In Jack Canfield’s “The Success Principles” he describes two olympic athletes who at each training session would do a “mock olympics”. The coach would call out their names exactly in the format that would go down in the real olympic competition, score them perfectly and award them the gold medal.
Of course the reason it appeared in Canfield’s book was that they did win the gold medal in the real competition. When they were in the competition they felt like they were back at their gym with their trainer.
This is a very deep lesson actually. It’s about bringing yourself through sensations – auditory, visual, and kinesthetic – into the feeling of the ACTUAL moment that you’ll be in. It’s a fast forwarding of sorts, and actually you can take yourself from the 4th dimension (time) somewhere else in the 5th dimension (all possibilities starting from now). By living in the end result, you find your way to get there….auto-magically!
I didn’t readily see how I could use this concept with music performance until last week.
Today is Feb 6, 2010. In about 3 weeks I start an 8 week tour through Germany, Austria the UK and I finish off in Belgrade, Serbia. That’s my “olympics”. I gotta kick butt, but practicing at home is so different from being on a concert stage. (Or is it?)
At home, I can just sling the guitar on and walk around in my pajamas and play a tune 100 times until it feels good. I can have a coffee, chat with a friend on a break, and go back to play some more.
The concert stage is totally different. (Or is it?) In concert…
I need to entertain for 90-120 minutes.
There’s no going back to fix mistakes and no playing the same tunes 3,4,5 times.
There are lights shining brightly in my eyes so I sometimes can’t see the frets.
Playing through a PA presents a new sound problem – all of a sudden I need to adjust to a new sound.
Jacket buttons hit the guitar unexpectedly.
I get thirsty, I sweat and I gotta make people happy!
I have to get the vocal mic (for beatbox) and the guitar to behave together sonically.
I have to play a tune or two that may be a bit rusty, and play it like I mean it.
It’s a jungle out there!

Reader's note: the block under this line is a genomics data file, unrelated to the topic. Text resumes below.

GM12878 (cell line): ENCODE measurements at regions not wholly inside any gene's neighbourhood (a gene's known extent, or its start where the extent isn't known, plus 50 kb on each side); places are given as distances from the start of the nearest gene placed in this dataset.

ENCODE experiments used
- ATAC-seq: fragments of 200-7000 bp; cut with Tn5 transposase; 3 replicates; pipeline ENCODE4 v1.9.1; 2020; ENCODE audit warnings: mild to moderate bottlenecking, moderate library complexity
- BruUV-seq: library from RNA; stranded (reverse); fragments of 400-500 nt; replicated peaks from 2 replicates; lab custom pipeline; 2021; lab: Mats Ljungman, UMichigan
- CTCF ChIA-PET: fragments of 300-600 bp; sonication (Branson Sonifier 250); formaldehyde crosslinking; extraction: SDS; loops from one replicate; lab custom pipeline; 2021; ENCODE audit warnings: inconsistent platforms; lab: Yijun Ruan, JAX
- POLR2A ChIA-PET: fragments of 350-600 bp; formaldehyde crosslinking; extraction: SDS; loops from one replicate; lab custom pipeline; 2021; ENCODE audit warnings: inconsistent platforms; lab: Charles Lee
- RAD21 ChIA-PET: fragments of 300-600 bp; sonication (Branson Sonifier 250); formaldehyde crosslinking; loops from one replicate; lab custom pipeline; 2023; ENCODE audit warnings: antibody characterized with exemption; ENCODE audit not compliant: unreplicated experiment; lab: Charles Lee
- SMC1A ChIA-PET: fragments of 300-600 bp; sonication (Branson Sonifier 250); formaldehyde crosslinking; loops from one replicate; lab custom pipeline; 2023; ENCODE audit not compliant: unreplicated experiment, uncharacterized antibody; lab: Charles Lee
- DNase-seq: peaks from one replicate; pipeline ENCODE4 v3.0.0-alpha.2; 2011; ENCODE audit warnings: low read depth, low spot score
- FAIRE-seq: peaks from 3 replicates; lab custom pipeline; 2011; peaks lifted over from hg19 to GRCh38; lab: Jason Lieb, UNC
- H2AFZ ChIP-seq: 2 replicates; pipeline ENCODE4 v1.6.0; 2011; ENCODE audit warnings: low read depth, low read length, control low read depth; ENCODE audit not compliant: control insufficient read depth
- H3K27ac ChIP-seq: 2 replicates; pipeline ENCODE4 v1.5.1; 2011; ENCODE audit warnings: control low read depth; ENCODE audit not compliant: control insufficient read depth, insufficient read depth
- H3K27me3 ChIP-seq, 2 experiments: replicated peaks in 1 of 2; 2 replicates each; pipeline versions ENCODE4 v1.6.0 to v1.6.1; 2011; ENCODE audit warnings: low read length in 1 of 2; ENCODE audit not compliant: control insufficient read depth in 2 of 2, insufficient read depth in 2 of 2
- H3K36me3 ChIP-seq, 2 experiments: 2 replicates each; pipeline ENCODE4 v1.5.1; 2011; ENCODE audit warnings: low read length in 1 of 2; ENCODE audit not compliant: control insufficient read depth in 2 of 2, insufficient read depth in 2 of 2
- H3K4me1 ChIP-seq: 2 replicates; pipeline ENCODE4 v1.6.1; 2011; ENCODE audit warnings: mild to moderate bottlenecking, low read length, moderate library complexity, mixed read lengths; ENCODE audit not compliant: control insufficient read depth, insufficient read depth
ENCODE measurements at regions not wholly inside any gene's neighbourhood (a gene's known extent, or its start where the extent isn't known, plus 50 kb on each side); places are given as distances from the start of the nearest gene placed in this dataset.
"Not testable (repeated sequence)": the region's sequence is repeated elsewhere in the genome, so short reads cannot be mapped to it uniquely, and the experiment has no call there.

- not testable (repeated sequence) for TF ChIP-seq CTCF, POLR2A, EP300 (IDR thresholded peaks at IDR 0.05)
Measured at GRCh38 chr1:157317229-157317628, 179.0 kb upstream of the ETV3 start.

Doing the first few concerts is disconcerting if I have been off the road for a month or two, to say the least.
Then I realized the meaning of this story about the athletes. As well, after listening to videos and audio programs of great speakers like Jack Canfield, Brian Tracy, Esther & Jerry Hicks, and others – I realized that a SERIOUS amount of prep work goes into what they do. It’s no accident that they pull off their seminars and workshops with total finesse.
I had my AHA! moment. I decided I’d “do a concert” here at home by myself instead of my usual “practice routine”. Of course I’ve done many concerts before but I saw a new opportunity to improve my show and up my game! I could do exactly what the athletes did. For many this would be a “nice idea” but I decided to follow through and really do it, so that I could report back to you.
I set up my PA system here at home (my neighbors got a concert I think…) and wrote out my concert program. I got dressed up in my suit, and even shone my desk lamp in my eyes to simulate stage lights. I set up my mic, set a glass of water nearby, and everything. I put cologne on, and set up the video camera. I tuned up in the bathroom (my dressing room) and came out, announced myself the way most emcees do, and tore up 2 hours worth of music.
Unfortunately the only groupie in sight was my cat, Brina. 🙂
All I can say is WOW. I actually got so many of the “head trips” of playing a concert I saw that this is truly great performance practice technique. Duh, some people call it a dress rehearsal, but once again – this is something not generally “taught” to solitary musicians.
Solo musicians run their “pieces” but rarely “run their show” I didn’t think that it was possible in this habitat (my studio apartment) to access the difficulties of the concert environment, but it actually was!
My biggest goal now is to forgive myself for mistakes on stage and continue with the music, and to be more and more “in the moment” while playing. Great performers “flow” and it can only get better and better. I’m curious to report back from the road and say if this practice technique was in fact helpful.
It’s also interesting to feel the pacing of songs as they fall between other songs. I’ve done this now 2 days in a row, and the “flow” of the set felt much more natural today. Damn, I wonder where this will get to after a week, 2 weeks, etc.
In watching the video (I only caught the first hour, my flip cam hard drive got filled up) I was surprised, as I suspected I’d be. Songs I thought were “B” level were “A” level, and vice versa. I also caught some serious flaws in my presentation, realized I need a wardrobe and especially need hairdo upgrade. 🙂
I am sure my mind will churn for days on this, but heck I’d rather start this thought process now than after the first few gigs! Seeing one’s performance as an outsider is totally different than the inner experience of doing it.
Yes, it’s important to be a great musician, and a great guitarist or instrumentalist – but performance “chops” are a whole other set of skills. If you are performing anywhere as a public speaker, reader, comedian, magician or musician – set up a performance environment for yourself and try this NOW.
“Great musicians can be sucky performers and great performers can be sucky musicians.” That’s my quotable quote of the day. And, guess who gets the bigger money at gigs? 🙂
If you are a performer of any sort, do try this at home! You’ll be amazed at what you experience.